Paul McGinley picked an inopportune time to lead the British Open. McGinley, a little-known, 29-year-old Irishman who turned to golf after he ruined a knee playing Gaelic football, shot a 6-under-par 65 with a hole-in-one yesterday to share the second-round lead with American Tom Lehman. The problem is the guy 1 shot back - Jack Nicklaus. As McGinley was posting a two-round total of 8-under 134, golf's greatest player was pulling an even bigger surprise, following a 69 with a 66 to stand 1 shot off the lead after his best back-to-back opening rounds in a major in 15 years.
NEWS
August 28, 1992 | Daily News wire services
AFGHANISTAN REBELS ASSAULT FLEEING RUSSIANS Rebels ignored a temporary truce designed to give diplomats a chance to leave and fired a salvo of rockets today into Kabul's airport, setting ablaze a plane sent to evacuate Russian diplomats and their families from the besieged capital. Four Russian commandos aboard the plane were injured. Two military transport planes ferried 120 Russian embassy staffers, their wives and children safely out of Kabul. Moscow decided yesterday to close its mission in Kabul after at least 14 rebel rockets slammed into the embassy in the morning, wounding two technical personnel.
NEWS
April 4, 2013 | By Kristin E. Holmes, Inquirer Staff Writer
It was the usual for the tightly knit Irish and Irish- American community in the area - tragedy strikes, the phones ring, and fund-raising begins. This time, it was for Charlie Dunlop of Havertown. The 46-year-old electrician, who had emigrated from Northern Ireland, dropped dead in his kitchen. His wife and young son walked in to find Dunlop sprawled on the floor. For many in the Irish community and beyond, Charlie Dunlop's death more than a year ago felt like a direct hit. The cliche seemed to fit - everybody knew Charlie.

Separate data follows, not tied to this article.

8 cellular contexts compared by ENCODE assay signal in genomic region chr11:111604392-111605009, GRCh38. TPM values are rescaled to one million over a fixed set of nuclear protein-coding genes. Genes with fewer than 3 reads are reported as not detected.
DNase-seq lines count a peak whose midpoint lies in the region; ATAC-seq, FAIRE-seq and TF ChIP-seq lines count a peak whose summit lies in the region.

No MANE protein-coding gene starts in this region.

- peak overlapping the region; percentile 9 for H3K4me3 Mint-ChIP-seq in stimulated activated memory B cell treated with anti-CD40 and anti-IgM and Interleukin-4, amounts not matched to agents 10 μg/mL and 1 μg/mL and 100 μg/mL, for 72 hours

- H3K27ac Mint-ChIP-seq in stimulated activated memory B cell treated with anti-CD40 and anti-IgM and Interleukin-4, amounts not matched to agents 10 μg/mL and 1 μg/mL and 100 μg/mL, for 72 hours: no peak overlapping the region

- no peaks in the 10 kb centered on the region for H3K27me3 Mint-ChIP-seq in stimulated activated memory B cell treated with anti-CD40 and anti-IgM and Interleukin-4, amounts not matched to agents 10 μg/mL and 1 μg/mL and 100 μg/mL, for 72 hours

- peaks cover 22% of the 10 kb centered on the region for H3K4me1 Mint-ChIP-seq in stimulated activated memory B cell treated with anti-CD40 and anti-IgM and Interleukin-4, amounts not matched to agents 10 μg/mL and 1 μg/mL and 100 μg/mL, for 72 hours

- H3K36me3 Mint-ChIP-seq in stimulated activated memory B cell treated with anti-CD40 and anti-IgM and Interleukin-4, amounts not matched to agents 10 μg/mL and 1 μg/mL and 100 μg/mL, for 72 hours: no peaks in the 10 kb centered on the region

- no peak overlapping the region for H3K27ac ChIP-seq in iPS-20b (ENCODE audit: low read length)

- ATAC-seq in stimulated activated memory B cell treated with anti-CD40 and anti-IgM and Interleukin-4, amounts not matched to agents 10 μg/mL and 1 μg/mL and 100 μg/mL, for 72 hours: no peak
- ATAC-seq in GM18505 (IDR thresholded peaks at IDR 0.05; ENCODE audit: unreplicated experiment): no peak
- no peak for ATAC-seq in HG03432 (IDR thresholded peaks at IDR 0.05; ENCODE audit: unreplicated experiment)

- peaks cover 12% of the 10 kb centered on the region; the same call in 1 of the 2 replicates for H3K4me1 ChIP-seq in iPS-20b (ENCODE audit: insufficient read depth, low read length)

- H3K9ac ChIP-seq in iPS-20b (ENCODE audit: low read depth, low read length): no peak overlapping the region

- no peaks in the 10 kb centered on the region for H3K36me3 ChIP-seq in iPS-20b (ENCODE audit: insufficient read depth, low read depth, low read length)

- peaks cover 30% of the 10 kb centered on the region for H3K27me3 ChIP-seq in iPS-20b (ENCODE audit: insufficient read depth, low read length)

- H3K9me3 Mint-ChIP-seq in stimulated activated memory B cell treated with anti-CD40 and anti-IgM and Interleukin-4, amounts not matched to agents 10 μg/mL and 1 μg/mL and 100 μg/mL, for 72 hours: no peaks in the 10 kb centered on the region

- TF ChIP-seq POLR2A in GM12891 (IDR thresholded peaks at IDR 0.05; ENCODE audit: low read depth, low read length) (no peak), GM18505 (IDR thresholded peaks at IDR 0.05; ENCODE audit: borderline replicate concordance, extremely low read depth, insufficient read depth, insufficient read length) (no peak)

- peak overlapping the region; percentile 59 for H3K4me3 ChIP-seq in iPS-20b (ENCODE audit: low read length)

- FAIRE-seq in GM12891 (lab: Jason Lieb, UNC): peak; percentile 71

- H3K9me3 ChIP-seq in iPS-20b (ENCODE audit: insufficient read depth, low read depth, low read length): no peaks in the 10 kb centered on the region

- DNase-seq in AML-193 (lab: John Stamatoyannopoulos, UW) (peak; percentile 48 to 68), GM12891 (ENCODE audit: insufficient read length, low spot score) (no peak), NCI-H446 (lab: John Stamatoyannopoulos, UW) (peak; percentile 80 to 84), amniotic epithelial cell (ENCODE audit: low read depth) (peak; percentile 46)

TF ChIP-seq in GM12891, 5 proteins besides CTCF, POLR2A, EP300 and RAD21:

NEWS
May 2, 1987 | By Inga Saffron, Inquirer Staff Writer
There is an Upper Darby pub with no name where men gather three deep at the bar, drink watery American beer in Irish pint glasses, argue about the last Gaelic football game and keep a watchful eye for agents of the U.S. government. Whenever the front door opens, the conversation stops. The drinking stops. The men stare hard into their beers. They know the visitor could be from the immigration service and the drink could be their last in America. Add the Irish to the swelling tide of illegal immigrants crossing into this country - and anxiously awaiting changes in U.S. immigration laws that go into effect Tuesday.
NEWS
August 24, 1987 | By Mark Butler, Inquirer Staff Writer (Contributing to this report were the Associated Press, United Press International and Reuters.)
Gary Hart surfaced at a football match in Ireland yesterday but managed to avoid questions about what role he might play in the 1988 presidential election. Hart's former campaign manager, William Dixon, said in a radio interview in Madison, Wis., Thursday that friends and family were urging Hart to renew his campaign for the Democratic nomination. "I think he's likely to get back in the presidential race in the next 30 to 60 days," Dixon said. But another former aide, William Shore.